It's often said that the Coronavirus does not discriminate. This is true, but how the virus affects communities varies depending on the resources a community has access to and what that community has historically faced. This is especially true in Detroit, where, according to CNBC, "African Americans make up about 14 percent of Michigan’s population, but 33 percent of its coronavirus cases and 40 percent of all COVID-19 deaths." In this special episode, we welcome back co-founder and former co-host Zahir Janmohamed. He interviewed three fellow Michigan residents: Serena Maria Daniels, of Tostada Magazine, about food shortages created by COVID-19; Martina Guzmán, of Wayne State University, about how thousands of Detroit residents still don’t have access to running water; and finally, Devita Davison, about how this pandemic is disproportionately affecting black-owned businesses and how Detroit, as it always does, will fight back. Produced by Zahir Janmohamed, Stephanie Kuo and Juan ...

45 MINAPR 16
Comments
E79: We Will Rise (w/ Zahir Janmohamed, Serena Maria Daniels, Martina Guzmán & Devita Davison)

E78: People Need Community (w/ Candice Fortman)

This week has been rough y'all. But we're finding small comfort in this conversation with Candice Fortman, a Detroit-based journalist (Outlier Media, MuckRock) and founder of Ladies Who Pizza – a social group for women to have fun, be vulnerable, be free and, as the name suggests, eat pizza. The concept sounds simple, but Candice says the stories and experiences that have come out of it have made an indelible mark on their lives, especially in a world where women are often made to bear the brunt of the burden at home, at work, etc. This is a safe space, free from the "male gaze," for women – most of whom are strangers – to find community. Stephanie and Candice talked about a lot – from Detroit's resilience in the face of crisis to increasing media transparency for people who lack access – and it all came back to the importance of community. Produced by Stephanie Kuo and Juan Ramirez. Music by Brad Turner and Blue Dot Sessions.

34 MINMAR 26
Comments
E78: People Need Community (w/ Candice Fortman)

E77: What Do You Write? (w/ Javier Cabral)

This week, we sat down with The Glutster a.k.a. Javier Cabral — Editor-in-Chief of the LA Taco, co-author of Oaxaca: Home Cooking from the Heart of Mexico, and associate producer of Netflix's Taco Chronicles — to talk about code-switching, food writing, and the diversity of Mexican food in Los Angeles. Javier tells us how his rebellious teenage years and eating disorder lead him to write about food and why he decided to focus on Oaxacan food, in particular. He also gives us a brief Mexican migration history into Los Angeles and how that helped shaped Cal Mex food in the area. But first, Stephanie and Juan discuss COVID-19 and its ramifications on Asian communities across the U.S. and the West: how xenophobia surrounding the virus has affected small Asian-American businesses and how we respond to the virus says a lot about divisions in social class and privilege. Produced by Juan Ramirez and Stephanie Kuo. Music by Brad Turner and Blue Dot Sessions.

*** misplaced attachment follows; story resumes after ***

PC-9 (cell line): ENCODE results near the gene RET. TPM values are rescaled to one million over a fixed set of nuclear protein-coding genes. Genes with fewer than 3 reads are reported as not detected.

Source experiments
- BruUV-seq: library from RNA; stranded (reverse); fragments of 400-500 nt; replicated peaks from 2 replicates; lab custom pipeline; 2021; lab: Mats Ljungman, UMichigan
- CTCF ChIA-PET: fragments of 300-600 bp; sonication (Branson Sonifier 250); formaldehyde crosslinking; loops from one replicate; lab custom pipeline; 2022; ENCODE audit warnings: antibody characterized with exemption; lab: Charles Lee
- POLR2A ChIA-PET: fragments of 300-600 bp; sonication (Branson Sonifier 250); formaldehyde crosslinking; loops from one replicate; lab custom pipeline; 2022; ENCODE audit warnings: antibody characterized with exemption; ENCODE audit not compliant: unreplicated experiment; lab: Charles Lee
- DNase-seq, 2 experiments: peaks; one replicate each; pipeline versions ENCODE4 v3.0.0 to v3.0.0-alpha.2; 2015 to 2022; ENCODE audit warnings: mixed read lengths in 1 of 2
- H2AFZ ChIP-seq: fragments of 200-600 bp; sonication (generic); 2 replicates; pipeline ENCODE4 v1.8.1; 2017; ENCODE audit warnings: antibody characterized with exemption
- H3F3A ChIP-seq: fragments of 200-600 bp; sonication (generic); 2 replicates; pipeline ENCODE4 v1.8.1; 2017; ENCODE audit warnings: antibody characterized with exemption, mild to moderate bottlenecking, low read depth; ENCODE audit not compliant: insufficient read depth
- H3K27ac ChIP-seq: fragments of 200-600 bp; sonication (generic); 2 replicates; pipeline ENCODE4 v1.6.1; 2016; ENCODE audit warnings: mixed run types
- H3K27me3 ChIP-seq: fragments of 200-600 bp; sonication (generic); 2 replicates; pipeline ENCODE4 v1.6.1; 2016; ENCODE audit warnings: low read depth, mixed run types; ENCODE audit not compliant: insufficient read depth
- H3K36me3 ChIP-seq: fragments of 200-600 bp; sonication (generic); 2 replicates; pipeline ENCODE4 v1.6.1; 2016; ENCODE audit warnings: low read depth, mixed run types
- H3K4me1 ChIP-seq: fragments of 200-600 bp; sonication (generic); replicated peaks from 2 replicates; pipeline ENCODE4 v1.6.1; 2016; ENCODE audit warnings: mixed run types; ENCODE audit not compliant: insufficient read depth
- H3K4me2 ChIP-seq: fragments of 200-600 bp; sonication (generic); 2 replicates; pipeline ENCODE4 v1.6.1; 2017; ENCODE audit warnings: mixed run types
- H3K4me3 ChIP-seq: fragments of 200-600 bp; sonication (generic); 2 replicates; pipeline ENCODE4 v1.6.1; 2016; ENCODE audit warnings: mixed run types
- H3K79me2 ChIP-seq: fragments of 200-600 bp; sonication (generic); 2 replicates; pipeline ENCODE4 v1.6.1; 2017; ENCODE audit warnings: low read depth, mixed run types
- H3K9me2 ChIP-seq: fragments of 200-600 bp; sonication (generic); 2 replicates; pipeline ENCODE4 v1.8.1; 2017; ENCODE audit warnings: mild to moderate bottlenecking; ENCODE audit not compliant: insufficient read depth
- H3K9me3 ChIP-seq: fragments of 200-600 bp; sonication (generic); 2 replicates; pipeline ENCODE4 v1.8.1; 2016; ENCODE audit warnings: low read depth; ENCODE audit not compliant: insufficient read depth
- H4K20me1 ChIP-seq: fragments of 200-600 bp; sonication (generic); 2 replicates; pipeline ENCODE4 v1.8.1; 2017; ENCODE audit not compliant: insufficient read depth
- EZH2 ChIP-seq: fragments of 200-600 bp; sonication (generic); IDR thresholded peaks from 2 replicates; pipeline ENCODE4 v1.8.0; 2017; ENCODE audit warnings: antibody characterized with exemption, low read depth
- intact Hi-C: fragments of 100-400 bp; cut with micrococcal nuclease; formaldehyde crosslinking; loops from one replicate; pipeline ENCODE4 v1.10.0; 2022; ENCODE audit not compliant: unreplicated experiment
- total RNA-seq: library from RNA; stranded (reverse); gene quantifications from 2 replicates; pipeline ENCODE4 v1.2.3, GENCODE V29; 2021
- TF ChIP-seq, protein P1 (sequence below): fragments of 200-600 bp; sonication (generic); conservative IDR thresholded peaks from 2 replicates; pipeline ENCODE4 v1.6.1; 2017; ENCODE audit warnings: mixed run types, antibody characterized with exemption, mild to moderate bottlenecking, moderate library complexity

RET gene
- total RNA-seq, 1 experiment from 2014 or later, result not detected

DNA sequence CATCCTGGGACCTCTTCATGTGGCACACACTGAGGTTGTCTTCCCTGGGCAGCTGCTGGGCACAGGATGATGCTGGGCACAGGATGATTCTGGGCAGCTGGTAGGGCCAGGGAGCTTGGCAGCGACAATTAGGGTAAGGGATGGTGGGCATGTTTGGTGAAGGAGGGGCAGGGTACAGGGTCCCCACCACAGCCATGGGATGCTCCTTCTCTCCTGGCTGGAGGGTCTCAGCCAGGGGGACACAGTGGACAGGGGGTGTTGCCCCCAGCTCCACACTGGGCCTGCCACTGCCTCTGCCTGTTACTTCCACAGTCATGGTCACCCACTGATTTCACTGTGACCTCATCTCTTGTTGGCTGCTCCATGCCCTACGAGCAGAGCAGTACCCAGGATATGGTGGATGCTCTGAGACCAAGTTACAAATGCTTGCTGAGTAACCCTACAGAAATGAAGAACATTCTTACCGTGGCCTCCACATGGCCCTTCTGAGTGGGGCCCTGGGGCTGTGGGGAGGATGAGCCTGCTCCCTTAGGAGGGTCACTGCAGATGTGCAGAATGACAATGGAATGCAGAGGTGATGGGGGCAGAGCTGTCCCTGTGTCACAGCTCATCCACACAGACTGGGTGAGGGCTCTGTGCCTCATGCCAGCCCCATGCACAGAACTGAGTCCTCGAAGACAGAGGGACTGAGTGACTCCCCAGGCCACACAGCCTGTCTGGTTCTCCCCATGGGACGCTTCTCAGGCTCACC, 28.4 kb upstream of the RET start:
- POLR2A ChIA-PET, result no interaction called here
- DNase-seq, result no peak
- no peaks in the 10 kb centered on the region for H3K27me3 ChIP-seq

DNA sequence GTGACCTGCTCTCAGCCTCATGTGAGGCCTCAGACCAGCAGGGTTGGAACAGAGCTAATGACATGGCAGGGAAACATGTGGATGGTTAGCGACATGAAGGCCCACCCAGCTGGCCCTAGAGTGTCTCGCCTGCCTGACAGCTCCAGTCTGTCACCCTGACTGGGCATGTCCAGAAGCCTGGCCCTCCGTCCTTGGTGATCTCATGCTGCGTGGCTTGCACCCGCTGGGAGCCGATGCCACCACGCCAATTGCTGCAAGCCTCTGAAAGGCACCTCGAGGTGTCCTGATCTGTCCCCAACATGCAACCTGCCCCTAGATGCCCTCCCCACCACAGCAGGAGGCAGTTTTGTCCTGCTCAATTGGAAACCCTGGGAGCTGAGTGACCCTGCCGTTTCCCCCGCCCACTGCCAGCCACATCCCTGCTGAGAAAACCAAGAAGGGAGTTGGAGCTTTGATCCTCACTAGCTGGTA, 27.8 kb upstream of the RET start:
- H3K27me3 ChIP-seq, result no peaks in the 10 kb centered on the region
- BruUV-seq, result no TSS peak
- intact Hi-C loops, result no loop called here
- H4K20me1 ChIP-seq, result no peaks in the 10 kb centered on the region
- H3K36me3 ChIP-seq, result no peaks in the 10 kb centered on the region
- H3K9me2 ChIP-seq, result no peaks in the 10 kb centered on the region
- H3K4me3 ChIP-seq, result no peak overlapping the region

32 MINMAR 11
Comments
E77: What Do You Write? (w/ Javier Cabral)

RERUN: Erasing Black Barbecue (w/ Johnny Walker, Adrian Miller, Daniel Vaughn and Brent & Juan Reaves)

Whoa, it's been a full year since Racist Sandwich switched off the lights and took what was, then, an indefinite hiatus. We're so glad we made the decision to come back. We may be down two essential members, but we're stronger and hungrier than ever! To celebrate how far we've come, we wanted to highlight one of our proudest moments of the past year: getting nominated for a James Beard Award for our episode on the erasure of barbecue's Black roots in America. -- We're talking barbecue. It's delicious, it's trendy, it's decidedly American. But barbecue's story today has pretty huge holes. Over the past several years, joints like Franklin Barbecue in Austin have commandeered the barbecue narrative, and mainstream food media have fallen over themselves to give Aaron Franklin and Central Texas pit masters like him their spotlight – largely ignoring the regional diversity of barbecue in Texas (and across the South) and ultimately erasing the Black and Brown folks who created it and buil...